Tinder has become so popular that “swipe right” has come to widely mean the approval or acceptance of anything or anyone, not just potential dates.
Question #1: Are the correct measures being used to assess the phenomenon’s growth?
In the Tinder article, the reporter’s enthusiasm for Tinder’s growth In India was based on these numbers provided by a Tinder spokesperson:
“Each day, 14 million swipes happen in India - an increase from 7.5 million in September 2015."
For the moment, although we have no way to verify, let’s assume these numbers are accurate.
Is a swipe by a user an appropriate measure to assess Tinder’s growth in India? In a nutshell, no.
For any company, the number of paying customers, its revenues, or profits are the ultimate yardsticks of its success. The case is no different for Tinder. If we want to really understand how much Tinder has grown in India, we need to know how many more people are using it now compared to a year ago. Even more useful would be number of users broken up by males and females.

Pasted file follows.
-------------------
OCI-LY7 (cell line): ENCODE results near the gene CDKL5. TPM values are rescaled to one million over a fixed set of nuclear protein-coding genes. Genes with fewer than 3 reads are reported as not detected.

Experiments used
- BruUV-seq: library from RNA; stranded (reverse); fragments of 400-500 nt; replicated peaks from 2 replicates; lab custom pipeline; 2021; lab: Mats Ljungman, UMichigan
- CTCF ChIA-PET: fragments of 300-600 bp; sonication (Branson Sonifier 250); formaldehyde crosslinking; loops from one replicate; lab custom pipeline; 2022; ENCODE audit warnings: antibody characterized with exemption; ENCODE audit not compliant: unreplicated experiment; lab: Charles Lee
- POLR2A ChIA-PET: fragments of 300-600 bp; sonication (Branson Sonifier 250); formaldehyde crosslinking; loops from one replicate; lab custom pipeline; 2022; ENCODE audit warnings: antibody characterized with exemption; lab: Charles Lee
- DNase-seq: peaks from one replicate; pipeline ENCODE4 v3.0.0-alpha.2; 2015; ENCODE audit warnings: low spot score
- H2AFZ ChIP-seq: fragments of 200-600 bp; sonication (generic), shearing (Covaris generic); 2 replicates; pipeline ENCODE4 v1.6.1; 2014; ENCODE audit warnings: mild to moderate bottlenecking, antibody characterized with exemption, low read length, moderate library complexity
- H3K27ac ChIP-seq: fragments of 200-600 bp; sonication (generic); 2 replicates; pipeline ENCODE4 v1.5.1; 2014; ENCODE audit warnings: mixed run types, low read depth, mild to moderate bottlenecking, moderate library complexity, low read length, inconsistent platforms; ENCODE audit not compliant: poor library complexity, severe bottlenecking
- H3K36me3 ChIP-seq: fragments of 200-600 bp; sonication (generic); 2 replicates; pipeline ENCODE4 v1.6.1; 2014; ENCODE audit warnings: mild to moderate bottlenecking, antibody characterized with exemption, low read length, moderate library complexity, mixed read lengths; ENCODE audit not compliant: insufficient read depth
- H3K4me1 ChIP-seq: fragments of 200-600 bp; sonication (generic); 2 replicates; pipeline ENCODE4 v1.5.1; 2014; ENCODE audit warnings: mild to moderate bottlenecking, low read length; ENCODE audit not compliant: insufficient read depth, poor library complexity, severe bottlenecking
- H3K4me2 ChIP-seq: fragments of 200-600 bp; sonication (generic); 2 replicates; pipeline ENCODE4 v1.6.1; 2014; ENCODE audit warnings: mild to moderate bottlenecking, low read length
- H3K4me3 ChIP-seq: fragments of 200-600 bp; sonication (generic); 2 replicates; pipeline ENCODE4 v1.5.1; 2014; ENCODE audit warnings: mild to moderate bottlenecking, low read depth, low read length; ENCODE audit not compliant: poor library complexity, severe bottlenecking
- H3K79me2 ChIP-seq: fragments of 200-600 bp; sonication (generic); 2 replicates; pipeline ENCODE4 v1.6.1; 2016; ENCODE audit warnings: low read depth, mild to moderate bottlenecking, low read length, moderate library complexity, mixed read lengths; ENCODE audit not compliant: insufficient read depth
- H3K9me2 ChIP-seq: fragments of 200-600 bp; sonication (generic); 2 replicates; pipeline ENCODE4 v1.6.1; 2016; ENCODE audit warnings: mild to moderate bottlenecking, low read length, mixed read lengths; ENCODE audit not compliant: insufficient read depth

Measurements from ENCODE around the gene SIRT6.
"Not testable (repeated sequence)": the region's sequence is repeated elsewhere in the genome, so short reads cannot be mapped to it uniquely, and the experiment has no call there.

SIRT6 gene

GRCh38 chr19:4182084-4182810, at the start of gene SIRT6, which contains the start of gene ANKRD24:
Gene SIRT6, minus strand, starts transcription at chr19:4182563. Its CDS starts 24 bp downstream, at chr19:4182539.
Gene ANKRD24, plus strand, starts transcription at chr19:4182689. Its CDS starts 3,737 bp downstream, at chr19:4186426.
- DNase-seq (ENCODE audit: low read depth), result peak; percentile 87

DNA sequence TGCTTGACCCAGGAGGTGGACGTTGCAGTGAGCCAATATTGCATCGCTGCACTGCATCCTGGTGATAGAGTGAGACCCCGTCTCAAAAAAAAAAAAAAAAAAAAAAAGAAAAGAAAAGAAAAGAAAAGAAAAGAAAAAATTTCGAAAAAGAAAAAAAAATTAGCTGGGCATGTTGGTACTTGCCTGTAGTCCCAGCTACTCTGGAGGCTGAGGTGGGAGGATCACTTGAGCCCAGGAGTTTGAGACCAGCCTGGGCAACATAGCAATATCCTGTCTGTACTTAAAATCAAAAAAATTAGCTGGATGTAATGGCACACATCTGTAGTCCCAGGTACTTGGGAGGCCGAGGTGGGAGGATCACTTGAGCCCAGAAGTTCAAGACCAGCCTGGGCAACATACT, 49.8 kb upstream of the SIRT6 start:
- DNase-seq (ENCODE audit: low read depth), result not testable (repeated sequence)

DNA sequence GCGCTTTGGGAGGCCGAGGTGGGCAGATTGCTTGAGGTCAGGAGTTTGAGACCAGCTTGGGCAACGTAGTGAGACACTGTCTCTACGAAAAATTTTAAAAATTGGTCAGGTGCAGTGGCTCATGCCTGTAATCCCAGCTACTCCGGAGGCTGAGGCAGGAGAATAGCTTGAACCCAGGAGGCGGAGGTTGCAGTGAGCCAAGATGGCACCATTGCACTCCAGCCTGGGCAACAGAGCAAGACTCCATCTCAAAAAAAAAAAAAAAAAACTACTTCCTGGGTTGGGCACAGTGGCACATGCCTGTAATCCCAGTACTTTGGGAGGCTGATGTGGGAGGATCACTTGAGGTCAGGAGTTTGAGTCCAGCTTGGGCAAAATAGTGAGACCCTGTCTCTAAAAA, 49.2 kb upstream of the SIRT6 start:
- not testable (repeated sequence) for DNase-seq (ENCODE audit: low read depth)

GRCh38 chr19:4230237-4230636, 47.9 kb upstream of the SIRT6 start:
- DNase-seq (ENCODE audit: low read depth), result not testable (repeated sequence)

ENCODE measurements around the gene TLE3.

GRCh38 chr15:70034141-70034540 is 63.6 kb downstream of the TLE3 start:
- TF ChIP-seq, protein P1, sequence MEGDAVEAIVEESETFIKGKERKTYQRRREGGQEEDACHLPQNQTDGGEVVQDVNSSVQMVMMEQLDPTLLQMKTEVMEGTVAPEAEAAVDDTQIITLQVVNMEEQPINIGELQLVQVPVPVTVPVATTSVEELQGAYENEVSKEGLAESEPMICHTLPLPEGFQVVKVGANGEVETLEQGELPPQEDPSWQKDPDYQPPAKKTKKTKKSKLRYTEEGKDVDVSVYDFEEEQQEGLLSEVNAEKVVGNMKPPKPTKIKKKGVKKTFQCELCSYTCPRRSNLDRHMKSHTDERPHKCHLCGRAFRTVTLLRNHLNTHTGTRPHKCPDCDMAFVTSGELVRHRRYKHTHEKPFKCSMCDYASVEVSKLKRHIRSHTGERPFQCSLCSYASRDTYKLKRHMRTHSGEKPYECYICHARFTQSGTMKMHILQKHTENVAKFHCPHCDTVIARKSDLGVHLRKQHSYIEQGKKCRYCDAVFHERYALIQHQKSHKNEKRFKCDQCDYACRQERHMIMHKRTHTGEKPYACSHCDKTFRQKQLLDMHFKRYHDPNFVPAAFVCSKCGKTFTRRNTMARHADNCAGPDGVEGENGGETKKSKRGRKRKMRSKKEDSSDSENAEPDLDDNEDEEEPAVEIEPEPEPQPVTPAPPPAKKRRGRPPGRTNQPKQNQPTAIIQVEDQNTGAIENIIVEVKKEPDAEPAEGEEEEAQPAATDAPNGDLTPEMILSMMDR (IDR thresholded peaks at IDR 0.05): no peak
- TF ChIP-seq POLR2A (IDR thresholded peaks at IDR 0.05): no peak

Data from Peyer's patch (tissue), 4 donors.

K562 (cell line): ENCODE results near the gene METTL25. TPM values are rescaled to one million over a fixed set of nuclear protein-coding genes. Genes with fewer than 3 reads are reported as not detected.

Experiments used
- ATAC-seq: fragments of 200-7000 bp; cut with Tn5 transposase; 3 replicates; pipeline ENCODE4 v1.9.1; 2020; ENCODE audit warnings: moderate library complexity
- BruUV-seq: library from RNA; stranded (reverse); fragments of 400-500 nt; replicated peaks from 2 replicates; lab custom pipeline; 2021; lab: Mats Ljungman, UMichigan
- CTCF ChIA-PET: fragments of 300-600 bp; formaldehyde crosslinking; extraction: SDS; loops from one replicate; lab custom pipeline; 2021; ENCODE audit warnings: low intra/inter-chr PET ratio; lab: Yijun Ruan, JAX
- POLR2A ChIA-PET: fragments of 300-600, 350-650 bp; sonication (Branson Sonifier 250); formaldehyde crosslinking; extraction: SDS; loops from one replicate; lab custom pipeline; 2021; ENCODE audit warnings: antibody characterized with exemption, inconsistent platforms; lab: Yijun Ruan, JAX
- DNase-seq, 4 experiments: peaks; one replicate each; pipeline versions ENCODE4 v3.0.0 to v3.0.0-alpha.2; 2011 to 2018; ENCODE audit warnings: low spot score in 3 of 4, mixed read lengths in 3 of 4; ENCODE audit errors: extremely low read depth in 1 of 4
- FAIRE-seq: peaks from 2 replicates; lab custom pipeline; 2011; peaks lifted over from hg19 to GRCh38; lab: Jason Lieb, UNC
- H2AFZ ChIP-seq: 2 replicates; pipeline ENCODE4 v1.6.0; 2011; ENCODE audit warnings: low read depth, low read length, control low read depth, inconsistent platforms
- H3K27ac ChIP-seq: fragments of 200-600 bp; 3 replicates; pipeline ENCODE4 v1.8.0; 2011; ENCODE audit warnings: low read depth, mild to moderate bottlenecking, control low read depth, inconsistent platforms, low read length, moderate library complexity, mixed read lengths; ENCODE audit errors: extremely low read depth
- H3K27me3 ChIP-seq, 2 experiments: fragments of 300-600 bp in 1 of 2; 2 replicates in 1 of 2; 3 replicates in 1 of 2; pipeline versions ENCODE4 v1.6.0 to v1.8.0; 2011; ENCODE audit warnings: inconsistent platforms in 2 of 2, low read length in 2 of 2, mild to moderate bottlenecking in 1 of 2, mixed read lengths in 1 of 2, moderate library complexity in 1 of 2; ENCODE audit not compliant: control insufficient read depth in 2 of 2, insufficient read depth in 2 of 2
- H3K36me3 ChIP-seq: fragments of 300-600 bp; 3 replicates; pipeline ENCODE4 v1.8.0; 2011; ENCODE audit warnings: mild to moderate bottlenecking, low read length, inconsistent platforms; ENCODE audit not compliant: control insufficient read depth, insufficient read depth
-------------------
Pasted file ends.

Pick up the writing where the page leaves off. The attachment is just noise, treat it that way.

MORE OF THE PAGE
Why is number of swipes misleading as a growth indicator? The answer is simple. Swipes do not necessarily correspond to number of users. It could be that active users have not grown much; instead existing users are simply swiping more profiles as they get more comfortable with the app. Or it could be that most app users are men and they are all swiping at the same small pool of women users, without much success. A third possibility is that even though are many new profiles on the app, most of them are inactive. So active users are swiping on the profiles but are not able to meet their desired paramours. Without knowing the trend in number of active users by category, we will never be able to rule out these or other possibilities or know how much the site is really growing.